VENTAJA COMPETITIVA: LA IMPORTANCIA DEL ENTORNO


Sin enfocarse como punto de lanza en la construcción de las características y estrategias seguidas por la competencia; lo que a lo sumo nos llegaría a la IMITACIÓN estamos de acuerdo en el valor que implica la EVALUACIÓN DEL ENTORNO COMPETITIVO, a modo de identificar nuestra posición y cuantificar las propias FUERZAS INTERNAS (Recursos, Competencias, Factores y Capacidades Clave). 

Para ello contamos con una herramienta básica VRIO FRAME WORK que CONSIDERA 4 ASPECTOS BÁSICOS:


  • Valioso: ¿En qué medida las capacidades son apreciadas y valiosas para el cliente?
  • Raro (escaso): en qué medida un recurso es escaso. ¿Cuántos competidores poseen el mismo recurso o capacidad?
  • Inimitable: ¿son fáciles de imitar?
  • Organización: ¿en qué medida se organiza adecuadamente la empresa como para aprovechar sus recursos y capacidades?
El objetivo principal del análisis VRIO es analizar en qué medida los recursos que posee la empresa le están ayudando a su posicionamiento y a su nivel de diferenciación frente a la competencia, pues si una empresa saca como conclusión que sus recursos no cumplen los requisitos planteados en el análisis, se hará evidente que el producto entra en la categoría de los productos "me too", es decir que no tiene una ventaja competitiva clara y valiosa.



AQUI anexo un análisis de APPLE con su producto IPHONE y la valuación realizada por Brian Lubeck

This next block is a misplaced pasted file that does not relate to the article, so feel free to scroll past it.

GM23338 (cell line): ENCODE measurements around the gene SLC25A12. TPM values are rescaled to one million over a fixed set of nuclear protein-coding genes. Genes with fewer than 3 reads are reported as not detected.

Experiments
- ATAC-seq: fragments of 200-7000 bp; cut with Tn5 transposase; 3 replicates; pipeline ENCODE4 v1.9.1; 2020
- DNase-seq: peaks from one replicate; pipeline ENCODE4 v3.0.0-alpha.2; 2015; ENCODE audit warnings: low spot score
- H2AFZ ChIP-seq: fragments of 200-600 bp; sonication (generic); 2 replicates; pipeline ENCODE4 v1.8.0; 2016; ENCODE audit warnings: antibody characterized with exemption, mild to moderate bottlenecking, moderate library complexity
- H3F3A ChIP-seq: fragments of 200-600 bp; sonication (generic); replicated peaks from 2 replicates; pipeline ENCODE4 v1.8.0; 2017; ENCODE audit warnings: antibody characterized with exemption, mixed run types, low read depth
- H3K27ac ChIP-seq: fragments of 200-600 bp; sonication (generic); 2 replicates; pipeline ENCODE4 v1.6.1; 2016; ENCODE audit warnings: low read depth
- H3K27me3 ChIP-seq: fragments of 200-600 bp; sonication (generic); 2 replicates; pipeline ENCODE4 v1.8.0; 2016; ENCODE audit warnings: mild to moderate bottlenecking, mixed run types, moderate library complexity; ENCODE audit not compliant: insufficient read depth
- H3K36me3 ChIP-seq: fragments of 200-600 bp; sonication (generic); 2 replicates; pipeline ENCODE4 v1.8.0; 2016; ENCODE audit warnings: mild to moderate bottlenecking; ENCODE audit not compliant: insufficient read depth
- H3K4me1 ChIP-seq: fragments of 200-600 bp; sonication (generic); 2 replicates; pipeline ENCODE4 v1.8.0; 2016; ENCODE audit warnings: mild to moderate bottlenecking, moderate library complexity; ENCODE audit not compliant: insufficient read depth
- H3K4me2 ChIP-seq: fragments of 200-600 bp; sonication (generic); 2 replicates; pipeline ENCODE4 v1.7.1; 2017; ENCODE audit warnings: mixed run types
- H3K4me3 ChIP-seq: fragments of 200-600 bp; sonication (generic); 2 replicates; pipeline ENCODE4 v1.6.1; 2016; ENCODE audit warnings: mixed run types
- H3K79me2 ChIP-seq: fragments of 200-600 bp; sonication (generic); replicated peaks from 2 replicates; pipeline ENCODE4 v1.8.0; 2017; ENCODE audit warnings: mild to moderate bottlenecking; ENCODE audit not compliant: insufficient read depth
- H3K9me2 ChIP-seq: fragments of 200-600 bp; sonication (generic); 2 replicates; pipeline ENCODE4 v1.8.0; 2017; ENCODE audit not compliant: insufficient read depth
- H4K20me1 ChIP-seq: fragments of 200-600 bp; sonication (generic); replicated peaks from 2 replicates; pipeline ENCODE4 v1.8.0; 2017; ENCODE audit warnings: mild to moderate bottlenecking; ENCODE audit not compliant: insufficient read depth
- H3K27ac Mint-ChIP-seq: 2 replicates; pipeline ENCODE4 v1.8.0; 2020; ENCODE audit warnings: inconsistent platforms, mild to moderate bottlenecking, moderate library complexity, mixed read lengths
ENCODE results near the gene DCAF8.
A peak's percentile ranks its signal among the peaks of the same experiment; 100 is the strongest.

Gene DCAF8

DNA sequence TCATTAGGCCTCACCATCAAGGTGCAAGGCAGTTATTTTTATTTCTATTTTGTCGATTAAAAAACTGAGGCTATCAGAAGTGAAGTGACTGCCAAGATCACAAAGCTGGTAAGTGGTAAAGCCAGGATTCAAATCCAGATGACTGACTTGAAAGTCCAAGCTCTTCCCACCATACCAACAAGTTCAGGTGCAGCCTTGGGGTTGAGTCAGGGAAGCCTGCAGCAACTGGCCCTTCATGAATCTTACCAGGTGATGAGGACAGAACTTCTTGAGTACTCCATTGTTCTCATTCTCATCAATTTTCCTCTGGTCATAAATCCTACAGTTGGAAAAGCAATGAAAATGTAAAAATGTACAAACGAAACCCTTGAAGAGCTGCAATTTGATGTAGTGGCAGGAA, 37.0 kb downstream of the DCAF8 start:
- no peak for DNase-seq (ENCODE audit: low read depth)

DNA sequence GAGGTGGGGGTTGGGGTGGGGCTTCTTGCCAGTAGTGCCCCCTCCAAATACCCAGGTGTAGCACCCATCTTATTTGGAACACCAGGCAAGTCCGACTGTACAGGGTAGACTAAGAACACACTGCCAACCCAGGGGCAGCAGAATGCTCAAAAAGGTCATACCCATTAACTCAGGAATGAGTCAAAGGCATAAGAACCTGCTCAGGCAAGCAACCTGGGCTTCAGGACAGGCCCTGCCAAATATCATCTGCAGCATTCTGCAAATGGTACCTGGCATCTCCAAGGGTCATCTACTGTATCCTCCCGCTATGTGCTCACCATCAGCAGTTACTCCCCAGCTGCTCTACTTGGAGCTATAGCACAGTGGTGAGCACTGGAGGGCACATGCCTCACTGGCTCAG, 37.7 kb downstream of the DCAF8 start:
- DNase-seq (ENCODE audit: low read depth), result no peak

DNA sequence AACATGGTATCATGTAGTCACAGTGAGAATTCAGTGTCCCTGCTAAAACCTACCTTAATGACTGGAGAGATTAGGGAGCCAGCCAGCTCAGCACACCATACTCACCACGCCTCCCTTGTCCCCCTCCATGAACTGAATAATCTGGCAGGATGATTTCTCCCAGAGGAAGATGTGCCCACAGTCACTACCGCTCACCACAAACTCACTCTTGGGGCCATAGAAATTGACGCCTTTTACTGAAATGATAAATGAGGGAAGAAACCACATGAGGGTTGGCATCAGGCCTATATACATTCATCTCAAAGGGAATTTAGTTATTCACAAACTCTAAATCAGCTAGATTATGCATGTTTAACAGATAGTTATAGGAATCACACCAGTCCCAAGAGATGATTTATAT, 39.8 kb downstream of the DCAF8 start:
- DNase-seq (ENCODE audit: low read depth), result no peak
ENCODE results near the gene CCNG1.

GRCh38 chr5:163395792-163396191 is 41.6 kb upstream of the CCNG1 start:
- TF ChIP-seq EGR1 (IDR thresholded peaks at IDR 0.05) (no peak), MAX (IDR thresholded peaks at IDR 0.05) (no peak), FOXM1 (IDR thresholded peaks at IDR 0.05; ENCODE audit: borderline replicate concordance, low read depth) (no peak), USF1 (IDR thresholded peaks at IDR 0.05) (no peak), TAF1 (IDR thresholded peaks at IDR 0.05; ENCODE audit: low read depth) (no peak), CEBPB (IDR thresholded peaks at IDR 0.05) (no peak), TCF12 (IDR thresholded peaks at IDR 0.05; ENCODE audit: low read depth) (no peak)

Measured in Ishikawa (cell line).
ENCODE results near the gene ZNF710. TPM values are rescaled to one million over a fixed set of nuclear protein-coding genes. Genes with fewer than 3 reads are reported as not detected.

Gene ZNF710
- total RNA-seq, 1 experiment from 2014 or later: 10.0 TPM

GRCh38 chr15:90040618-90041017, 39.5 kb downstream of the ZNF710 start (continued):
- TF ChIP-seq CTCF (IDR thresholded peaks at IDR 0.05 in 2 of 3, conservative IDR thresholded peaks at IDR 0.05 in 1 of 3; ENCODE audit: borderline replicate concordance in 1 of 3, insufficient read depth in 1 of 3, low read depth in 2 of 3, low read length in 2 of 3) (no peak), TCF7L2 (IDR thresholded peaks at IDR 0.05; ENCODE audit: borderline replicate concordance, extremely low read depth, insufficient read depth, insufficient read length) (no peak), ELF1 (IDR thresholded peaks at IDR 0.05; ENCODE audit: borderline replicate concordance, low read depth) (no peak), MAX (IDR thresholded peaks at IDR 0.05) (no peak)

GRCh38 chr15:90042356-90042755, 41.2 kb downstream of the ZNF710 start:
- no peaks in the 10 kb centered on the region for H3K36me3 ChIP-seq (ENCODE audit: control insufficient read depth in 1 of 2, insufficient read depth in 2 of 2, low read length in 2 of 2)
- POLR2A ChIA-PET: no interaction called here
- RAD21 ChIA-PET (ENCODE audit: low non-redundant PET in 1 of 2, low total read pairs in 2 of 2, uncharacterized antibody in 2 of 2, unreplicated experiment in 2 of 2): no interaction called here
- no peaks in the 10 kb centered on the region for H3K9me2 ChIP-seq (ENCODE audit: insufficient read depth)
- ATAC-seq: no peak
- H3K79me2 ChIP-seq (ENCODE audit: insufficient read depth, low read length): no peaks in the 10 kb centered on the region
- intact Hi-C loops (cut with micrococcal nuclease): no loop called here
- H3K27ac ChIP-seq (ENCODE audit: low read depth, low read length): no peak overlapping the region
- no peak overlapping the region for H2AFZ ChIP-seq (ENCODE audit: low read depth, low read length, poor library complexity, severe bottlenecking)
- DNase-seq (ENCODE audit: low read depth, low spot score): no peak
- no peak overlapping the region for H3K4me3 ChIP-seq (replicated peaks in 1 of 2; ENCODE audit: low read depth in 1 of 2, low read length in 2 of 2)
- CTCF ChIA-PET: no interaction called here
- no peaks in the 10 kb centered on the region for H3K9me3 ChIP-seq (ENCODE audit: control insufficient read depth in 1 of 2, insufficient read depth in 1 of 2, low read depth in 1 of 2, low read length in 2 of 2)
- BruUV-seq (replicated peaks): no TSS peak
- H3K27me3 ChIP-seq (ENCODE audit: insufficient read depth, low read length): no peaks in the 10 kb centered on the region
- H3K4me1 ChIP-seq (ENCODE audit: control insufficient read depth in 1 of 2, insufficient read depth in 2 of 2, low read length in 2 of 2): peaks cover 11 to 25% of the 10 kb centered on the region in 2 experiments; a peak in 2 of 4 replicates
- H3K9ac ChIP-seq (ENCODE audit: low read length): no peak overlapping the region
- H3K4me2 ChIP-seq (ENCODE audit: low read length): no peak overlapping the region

John Nitz, Jeff Danforth y Josh Brannon


VRIO Analysis IPHONE

To gain competitive advantage over its competitors, Apple will have to look into its internal advantages as well as its external advantages.  There are three main internal advantages that Apple has focused on in its design for the iPhone.  These three advantages are the Apple brand name, the simplicity of it user interface, and the advanced technology incorporated into its design.


Resources and Competencies
Value
Rarity
Imitability
Organization
Competitive Advantage
Brand Name
Yes
Yes
Yes
Yes
Sustained
Simplicity
Yes
No
No
Yes
Parity
Hardware
Yes
No
Yes
Yes
Temporary
Software
Yes
No
No
No
Parity

Value
The target of the iPhone is to combine the communications ability of a phone with the Internet, data storage, and dissemination capabilities of a computer and the compact and quick access features of a PDA.  In addition, they wanted to make it fast and easy to use.  Since the introduction, they have added the features of their other products such as the music playback and photo viewing of the iPod.  The biggest value here is that the iPhone combines so many things people had to carry with them into one portable device.

Rarity
There are many products competing with the iPhone that are much cheaper.  Apple has been using their reputation of providing quality, glitch-free products and the hype of owning Apple products as being a status symbol among young adults to make their product worth the extra money.  Unfortunately, they have been failing to provide the former recently as glitches have begun to surface.  They have been releasing updates to fix these glitches but just recently, a design flaw was discovered.  The iPhone has been experiencing call dropping problems and slow Internet connection speeds and until last week, they had been pointing the finger at the service provider, AT&T.  However, the real problem was discovered to be the chip that managed the devices operations (McLean, 2008).  This could cause Apple’s reputation to suffer and they could lose some of their market share for a while but since the operations chip is replaceable, this design flaw can be easily repaired in future models.  In the meantime, it is likely that the hype of owning Apple products and the simplicity of the phone functions will continue to keep their sales high.